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Brick Walls & Vimto
by Kit Chapman

An illustration of times past, when drinking in the country Pub meant just that. When father and son built a relationship, not learned at mother's knee.

 


Cast your mind back, if you're old enough, and see if you can remember this scenario. It could be anywhere in the country and it lasted some forty years, from the nineteen twenties to the mid sixties.

 

Just before six o' clock on a warm summer's evening, usually at the weekend, when insects are high on the wing, chased by swallows and swifts, and the distant sound of farm tractors wending their way home is faintly discernable. The time of day when the delicious fragrance of pasture and meadow flowers in full bloom bestow the bouquets that the sun's rays and warmth had nurtured during the day.

 

Now picture the Country Pub, stone clad, ivy covered and an inviting red glow emanating from leaded windows. The front door is unlocked from the inside and gently propped open by a kindly, ruddy faced and somewhat portly gentleman of some fifty odd years.

 

Suddenly the first car arrives. Inside, the driver staring fixedly ahead, pulls up sharply between some roughly drawn white lines as close as possible to the now open front door, with the bonnet pointing at a brick wall. The passenger, a petrified boy of perhaps ten years unfolds his hands from his panic-stricken eyes and stares at the wall. The driver, obviously the thirsty father, turns the engine off, smoothes his hair into a semblance of respectability and alights with some alacrity. He is oblivious of the cigarette ash cascading down his sports jacket and rumpled flannel trousers as he makes a beeline for the open front door. With a series of judders the overwrought engine eventually shudders to a standstill. From under the bonnet a faint wisp of steam escapes, accompanied by various ticks and the aroma of hot oil as it drips gently from assorted vents in the engine onto the car park.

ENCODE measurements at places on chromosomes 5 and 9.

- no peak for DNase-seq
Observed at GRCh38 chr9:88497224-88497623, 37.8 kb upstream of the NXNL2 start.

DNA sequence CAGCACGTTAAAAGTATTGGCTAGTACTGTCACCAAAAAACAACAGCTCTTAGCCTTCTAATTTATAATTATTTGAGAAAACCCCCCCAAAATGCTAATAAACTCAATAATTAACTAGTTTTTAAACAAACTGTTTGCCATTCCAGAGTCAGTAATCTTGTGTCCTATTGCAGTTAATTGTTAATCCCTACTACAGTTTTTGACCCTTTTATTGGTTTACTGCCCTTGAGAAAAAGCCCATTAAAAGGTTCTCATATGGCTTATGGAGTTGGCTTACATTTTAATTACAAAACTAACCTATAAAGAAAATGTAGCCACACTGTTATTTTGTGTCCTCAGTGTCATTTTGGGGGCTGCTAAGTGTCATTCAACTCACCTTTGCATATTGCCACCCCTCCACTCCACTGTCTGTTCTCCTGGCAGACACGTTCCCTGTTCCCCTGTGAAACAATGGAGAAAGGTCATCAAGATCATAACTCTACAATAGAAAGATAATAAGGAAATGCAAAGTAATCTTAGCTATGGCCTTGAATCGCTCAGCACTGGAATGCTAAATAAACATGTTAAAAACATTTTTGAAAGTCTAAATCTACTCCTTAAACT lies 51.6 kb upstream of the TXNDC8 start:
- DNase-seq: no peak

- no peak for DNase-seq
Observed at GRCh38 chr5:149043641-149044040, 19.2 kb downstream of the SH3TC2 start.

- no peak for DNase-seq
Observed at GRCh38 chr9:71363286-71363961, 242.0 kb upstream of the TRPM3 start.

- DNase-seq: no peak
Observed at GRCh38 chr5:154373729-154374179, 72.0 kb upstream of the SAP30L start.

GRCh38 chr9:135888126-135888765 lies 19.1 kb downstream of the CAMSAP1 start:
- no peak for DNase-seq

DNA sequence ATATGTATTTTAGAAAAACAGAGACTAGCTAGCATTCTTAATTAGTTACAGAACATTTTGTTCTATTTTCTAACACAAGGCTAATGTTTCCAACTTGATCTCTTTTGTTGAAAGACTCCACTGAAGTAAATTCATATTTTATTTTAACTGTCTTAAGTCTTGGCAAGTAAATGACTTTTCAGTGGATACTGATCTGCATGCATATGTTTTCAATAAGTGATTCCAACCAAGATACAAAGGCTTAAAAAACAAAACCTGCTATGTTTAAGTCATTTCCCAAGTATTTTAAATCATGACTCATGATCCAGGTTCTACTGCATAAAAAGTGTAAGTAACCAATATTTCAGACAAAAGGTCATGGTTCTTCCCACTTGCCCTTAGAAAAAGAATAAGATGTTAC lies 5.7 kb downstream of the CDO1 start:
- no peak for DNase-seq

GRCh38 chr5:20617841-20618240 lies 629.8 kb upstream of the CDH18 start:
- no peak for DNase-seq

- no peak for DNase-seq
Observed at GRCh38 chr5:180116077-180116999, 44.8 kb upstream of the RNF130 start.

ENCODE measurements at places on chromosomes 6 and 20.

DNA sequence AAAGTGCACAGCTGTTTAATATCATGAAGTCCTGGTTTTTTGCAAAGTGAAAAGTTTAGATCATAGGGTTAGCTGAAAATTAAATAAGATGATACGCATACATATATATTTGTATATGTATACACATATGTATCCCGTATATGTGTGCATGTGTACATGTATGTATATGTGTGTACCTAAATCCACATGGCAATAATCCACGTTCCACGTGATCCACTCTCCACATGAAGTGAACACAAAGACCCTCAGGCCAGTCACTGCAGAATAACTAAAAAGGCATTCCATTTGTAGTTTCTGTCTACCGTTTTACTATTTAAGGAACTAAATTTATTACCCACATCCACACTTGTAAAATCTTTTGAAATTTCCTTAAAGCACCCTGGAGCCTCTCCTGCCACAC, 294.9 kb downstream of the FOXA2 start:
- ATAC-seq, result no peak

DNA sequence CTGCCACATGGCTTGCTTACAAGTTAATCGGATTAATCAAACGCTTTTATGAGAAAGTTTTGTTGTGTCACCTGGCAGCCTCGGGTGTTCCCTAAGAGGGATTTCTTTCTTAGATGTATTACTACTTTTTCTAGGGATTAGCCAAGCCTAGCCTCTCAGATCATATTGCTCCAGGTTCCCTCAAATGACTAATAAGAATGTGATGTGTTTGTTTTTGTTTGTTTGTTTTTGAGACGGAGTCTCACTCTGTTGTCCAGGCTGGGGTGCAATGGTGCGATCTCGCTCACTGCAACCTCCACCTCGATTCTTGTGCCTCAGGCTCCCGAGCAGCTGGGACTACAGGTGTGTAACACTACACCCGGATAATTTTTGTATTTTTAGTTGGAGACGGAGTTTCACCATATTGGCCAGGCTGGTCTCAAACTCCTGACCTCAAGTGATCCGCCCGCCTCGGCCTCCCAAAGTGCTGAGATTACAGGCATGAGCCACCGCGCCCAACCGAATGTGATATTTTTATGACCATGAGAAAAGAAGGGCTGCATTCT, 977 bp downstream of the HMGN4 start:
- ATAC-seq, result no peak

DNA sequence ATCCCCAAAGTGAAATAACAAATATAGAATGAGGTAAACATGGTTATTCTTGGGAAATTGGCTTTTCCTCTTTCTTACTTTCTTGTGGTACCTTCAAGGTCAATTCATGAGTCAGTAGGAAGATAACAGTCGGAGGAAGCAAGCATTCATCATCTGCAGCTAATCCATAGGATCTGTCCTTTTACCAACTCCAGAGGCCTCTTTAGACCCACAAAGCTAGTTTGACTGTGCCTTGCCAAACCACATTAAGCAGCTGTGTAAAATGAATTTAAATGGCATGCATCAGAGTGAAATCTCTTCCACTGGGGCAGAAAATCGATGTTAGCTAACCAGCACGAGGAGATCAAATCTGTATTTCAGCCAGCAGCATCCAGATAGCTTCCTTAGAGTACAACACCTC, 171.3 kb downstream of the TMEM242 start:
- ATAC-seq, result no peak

Within a few minutes other cars arrive, all roughly in the same manner and all parked as close as possible to the pub door for quick access with freaked out sons and the occasional daughter. Very rarely do they contain the mothers of these children at this early doors time. These family groups role up later, with much more decorum.

 

Usually it takes about fifteen minutes for the first Vimto and straw to emerge, carried by a much less stressed father. The handing over of the said victuals is always accompanied by the immortal words, 'Won't be long.' It's a fallacious statement, both parties know it, but it's mandatory nevertheless.

 

As time goes on the lad gets bored, remember there were no car radios, let alone Play Stations in those days. He has studied the wall and determined the number of bricks or stones that fill the windscreen. He has accounted, with as much knowledge as he can muster, the types of vegetation that the wall sustains and dug as much gunge out of his nose as is humanly possible.

 

By the time the next Vimto arrives, father is so full of sweetness and light, bonhomie and half full of best bitter that a bag of crisps may also be on the menu. The aforementioned words are again muttered and back goes father to continue his replenishment.

 

The lad now knows that it's safe to move over into the driver's seat and enter the world of Stirling Moss and Silverstone. The seat is adjusted, the rear view mirror, if there is one, is tilted downwards and throaty rasps start emanating through pursed lips until the sound of a Ferrari's highly tuned engine is judged to be just the ticket. The clutch is depressed, first gear engaged, the cheeks nearly burst with compressed air and the race starter drops the flag.

 

Foot flat down on the accelerator, the lips convulse with paroxysms of vibration and floods of half digested Vimto cover the windscreen. The steering wheel is wrenched from lock to lock as the gear stick is forced into gears that it wasn't designed for and a scream is unleashed from the very same vocal cords denoting the screeching of tyres as each corner is encountered. Feet are stabbing at pedals like a demented tap dancer as double de clutching manoeuvres are executed whilst death defying four wheel drifts through Woodcote corner are fought with the expertise that only a ten year old lad knows. And he knows them because he's learnt them from his father on the way home…but more of that later.

 

If the casual observer had cared to look around any pub car park at this time of the evening they would see little hands wrestling with steering wheels whilst a cacophony of disgusting noise rents the countryside.

 

 

 

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